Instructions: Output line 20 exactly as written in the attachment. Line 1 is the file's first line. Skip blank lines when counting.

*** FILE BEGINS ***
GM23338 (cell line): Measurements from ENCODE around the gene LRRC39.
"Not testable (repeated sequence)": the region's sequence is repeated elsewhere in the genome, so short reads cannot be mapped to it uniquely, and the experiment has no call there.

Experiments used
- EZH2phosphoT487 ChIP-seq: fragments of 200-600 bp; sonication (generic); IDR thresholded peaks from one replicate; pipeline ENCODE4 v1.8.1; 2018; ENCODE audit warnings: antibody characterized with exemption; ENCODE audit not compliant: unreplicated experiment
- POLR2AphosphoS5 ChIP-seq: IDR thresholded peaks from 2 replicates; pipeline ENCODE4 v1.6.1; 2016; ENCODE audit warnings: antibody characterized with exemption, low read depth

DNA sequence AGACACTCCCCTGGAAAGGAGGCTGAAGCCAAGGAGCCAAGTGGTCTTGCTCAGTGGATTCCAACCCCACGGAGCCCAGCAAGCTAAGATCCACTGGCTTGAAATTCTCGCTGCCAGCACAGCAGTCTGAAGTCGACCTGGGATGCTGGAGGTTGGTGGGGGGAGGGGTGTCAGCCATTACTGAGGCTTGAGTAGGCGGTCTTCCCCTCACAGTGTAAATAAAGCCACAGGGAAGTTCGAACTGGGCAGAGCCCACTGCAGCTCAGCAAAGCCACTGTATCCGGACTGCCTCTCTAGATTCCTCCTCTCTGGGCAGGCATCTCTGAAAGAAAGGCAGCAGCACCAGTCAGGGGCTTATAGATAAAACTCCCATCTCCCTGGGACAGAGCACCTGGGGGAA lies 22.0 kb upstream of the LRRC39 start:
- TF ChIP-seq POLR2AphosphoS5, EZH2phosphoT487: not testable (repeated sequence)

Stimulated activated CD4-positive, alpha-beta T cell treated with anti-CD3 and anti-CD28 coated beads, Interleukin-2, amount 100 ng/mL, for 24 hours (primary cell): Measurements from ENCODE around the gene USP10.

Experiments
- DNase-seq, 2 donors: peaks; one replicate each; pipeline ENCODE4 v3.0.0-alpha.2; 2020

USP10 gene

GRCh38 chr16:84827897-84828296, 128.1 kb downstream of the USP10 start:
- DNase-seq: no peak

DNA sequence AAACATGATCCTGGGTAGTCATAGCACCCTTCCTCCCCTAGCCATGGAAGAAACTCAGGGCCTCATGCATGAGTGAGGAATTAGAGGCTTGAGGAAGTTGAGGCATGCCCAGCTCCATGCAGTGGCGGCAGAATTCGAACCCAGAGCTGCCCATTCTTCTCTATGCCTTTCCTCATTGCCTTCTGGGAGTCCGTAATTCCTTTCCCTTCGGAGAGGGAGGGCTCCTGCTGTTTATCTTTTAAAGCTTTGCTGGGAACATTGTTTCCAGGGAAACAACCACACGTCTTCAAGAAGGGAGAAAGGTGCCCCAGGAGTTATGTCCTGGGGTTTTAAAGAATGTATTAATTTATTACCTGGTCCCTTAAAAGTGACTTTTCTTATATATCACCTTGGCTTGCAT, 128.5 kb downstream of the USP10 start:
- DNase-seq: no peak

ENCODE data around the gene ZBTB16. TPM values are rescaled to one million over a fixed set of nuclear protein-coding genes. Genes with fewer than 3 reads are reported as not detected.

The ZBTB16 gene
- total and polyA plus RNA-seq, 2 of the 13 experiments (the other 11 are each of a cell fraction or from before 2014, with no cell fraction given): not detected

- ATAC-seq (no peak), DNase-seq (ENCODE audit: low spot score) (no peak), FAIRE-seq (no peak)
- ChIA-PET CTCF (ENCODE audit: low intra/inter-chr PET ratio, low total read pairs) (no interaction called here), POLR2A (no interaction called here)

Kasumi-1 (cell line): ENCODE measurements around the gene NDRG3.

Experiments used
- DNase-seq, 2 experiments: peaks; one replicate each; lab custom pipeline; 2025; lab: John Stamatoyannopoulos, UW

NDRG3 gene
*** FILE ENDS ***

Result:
- ChIA-PET CTCF (ENCODE audit: low intra/inter-chr PET ratio, low total read pairs) (no interaction called here), POLR2A (no interaction called here)